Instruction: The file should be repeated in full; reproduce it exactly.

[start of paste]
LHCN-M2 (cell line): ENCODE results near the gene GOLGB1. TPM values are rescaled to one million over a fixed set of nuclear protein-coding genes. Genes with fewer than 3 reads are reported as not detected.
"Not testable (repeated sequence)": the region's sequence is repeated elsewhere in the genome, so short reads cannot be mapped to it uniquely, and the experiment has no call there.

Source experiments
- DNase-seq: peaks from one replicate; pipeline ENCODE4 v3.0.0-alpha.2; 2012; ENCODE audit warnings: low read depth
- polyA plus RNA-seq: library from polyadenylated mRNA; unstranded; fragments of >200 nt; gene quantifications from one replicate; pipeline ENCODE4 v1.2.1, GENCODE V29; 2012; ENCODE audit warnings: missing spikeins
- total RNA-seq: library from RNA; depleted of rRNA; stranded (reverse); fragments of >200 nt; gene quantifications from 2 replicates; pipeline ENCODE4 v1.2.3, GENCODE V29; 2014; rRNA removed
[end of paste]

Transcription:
LHCN-M2 (cell line): ENCODE results near the gene GOLGB1. TPM values are rescaled to one million over a fixed set of nuclear protein-coding genes. Genes with fewer than 3 reads are reported as not detected.
"Not testable (repeated sequence)": the region's sequence is repeated elsewhere in the genome, so short reads cannot be mapped to it uniquely, and the experiment has no call there.

Source experiments
- DNase-seq: peaks from one replicate; pipeline ENCODE4 v3.0.0-alpha.2; 2012; ENCODE audit warnings: low read depth
- polyA plus RNA-seq: library from polyadenylated mRNA; unstranded; fragments of >200 nt; gene quantifications from one replicate; pipeline ENCODE4 v1.2.1, GENCODE V29; 2012; ENCODE audit warnings: missing spikeins
- total RNA-seq: library from RNA; depleted of rRNA; stranded (reverse); fragments of >200 nt; gene quantifications from 2 replicates; pipeline ENCODE4 v1.2.3, GENCODE V29; 2014; rRNA removed